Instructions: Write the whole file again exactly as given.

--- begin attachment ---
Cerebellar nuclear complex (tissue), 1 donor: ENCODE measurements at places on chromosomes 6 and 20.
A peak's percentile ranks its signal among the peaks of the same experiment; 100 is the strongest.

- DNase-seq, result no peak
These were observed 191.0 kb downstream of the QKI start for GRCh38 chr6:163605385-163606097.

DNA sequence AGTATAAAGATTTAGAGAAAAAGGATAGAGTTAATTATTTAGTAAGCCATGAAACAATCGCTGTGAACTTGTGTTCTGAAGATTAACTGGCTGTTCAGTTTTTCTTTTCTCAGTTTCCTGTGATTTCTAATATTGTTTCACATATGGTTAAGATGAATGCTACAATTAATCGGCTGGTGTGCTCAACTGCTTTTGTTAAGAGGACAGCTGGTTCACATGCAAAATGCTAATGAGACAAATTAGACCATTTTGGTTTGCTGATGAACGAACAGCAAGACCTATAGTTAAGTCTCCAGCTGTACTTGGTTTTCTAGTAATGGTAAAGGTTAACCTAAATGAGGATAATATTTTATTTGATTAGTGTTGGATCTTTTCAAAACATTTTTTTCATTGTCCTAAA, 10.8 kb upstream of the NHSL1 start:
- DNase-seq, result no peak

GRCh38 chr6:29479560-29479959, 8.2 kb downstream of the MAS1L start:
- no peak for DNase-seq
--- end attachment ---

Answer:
Cerebellar nuclear complex (tissue), 1 donor: ENCODE measurements at places on chromosomes 6 and 20.
A peak's percentile ranks its signal among the peaks of the same experiment; 100 is the strongest.

- DNase-seq, result no peak
These were observed 191.0 kb downstream of the QKI start for GRCh38 chr6:163605385-163606097.

DNA sequence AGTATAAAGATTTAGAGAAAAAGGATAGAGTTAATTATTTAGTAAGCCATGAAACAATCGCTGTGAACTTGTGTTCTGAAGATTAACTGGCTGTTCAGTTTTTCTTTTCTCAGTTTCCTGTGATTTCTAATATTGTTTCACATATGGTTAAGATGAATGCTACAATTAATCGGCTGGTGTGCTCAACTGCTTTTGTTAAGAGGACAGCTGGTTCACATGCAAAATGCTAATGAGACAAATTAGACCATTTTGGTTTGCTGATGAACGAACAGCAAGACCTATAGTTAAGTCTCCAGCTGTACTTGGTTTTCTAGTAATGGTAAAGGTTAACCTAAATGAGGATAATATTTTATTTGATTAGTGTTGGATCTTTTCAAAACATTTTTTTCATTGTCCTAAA, 10.8 kb upstream of the NHSL1 start:
- DNase-seq, result no peak

GRCh38 chr6:29479560-29479959, 8.2 kb downstream of the MAS1L start:
- no peak for DNase-seq